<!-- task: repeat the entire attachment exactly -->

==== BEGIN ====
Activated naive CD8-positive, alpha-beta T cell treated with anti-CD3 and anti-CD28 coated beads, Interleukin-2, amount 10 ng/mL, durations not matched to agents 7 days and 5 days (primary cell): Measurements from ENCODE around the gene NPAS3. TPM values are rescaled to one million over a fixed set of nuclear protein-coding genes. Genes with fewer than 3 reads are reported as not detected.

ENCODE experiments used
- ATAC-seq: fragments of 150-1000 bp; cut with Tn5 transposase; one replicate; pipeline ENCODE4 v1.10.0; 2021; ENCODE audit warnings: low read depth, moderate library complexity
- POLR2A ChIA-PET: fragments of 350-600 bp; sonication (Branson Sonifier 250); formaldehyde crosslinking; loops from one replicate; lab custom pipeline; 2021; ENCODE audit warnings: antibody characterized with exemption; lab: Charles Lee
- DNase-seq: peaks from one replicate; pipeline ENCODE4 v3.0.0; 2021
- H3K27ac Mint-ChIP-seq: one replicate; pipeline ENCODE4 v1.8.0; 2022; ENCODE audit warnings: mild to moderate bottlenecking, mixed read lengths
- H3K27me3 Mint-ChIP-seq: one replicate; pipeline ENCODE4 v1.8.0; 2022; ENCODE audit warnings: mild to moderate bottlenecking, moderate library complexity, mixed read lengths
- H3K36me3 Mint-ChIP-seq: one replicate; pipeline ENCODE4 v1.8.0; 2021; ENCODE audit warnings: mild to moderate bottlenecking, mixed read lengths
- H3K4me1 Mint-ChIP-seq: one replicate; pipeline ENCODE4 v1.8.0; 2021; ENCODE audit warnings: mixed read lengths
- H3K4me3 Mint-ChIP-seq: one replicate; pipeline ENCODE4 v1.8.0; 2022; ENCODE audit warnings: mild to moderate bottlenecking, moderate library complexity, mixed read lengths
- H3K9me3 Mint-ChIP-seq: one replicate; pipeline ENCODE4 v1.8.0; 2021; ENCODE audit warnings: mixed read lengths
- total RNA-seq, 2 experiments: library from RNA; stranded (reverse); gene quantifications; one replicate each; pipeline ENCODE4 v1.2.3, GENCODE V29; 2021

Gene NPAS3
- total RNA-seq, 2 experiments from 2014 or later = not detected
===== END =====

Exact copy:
Activated naive CD8-positive, alpha-beta T cell treated with anti-CD3 and anti-CD28 coated beads, Interleukin-2, amount 10 ng/mL, durations not matched to agents 7 days and 5 days (primary cell): Measurements from ENCODE around the gene NPAS3. TPM values are rescaled to one million over a fixed set of nuclear protein-coding genes. Genes with fewer than 3 reads are reported as not detected.

ENCODE experiments used
- ATAC-seq: fragments of 150-1000 bp; cut with Tn5 transposase; one replicate; pipeline ENCODE4 v1.10.0; 2021; ENCODE audit warnings: low read depth, moderate library complexity
- POLR2A ChIA-PET: fragments of 350-600 bp; sonication (Branson Sonifier 250); formaldehyde crosslinking; loops from one replicate; lab custom pipeline; 2021; ENCODE audit warnings: antibody characterized with exemption; lab: Charles Lee
- DNase-seq: peaks from one replicate; pipeline ENCODE4 v3.0.0; 2021
- H3K27ac Mint-ChIP-seq: one replicate; pipeline ENCODE4 v1.8.0; 2022; ENCODE audit warnings: mild to moderate bottlenecking, mixed read lengths
- H3K27me3 Mint-ChIP-seq: one replicate; pipeline ENCODE4 v1.8.0; 2022; ENCODE audit warnings: mild to moderate bottlenecking, moderate library complexity, mixed read lengths
- H3K36me3 Mint-ChIP-seq: one replicate; pipeline ENCODE4 v1.8.0; 2021; ENCODE audit warnings: mild to moderate bottlenecking, mixed read lengths
- H3K4me1 Mint-ChIP-seq: one replicate; pipeline ENCODE4 v1.8.0; 2021; ENCODE audit warnings: mixed read lengths
- H3K4me3 Mint-ChIP-seq: one replicate; pipeline ENCODE4 v1.8.0; 2022; ENCODE audit warnings: mild to moderate bottlenecking, moderate library complexity, mixed read lengths
- H3K9me3 Mint-ChIP-seq: one replicate; pipeline ENCODE4 v1.8.0; 2021; ENCODE audit warnings: mixed read lengths
- total RNA-seq, 2 experiments: library from RNA; stranded (reverse); gene quantifications; one replicate each; pipeline ENCODE4 v1.2.3, GENCODE V29; 2021

Gene NPAS3
- total RNA-seq, 2 experiments from 2014 or later = not detected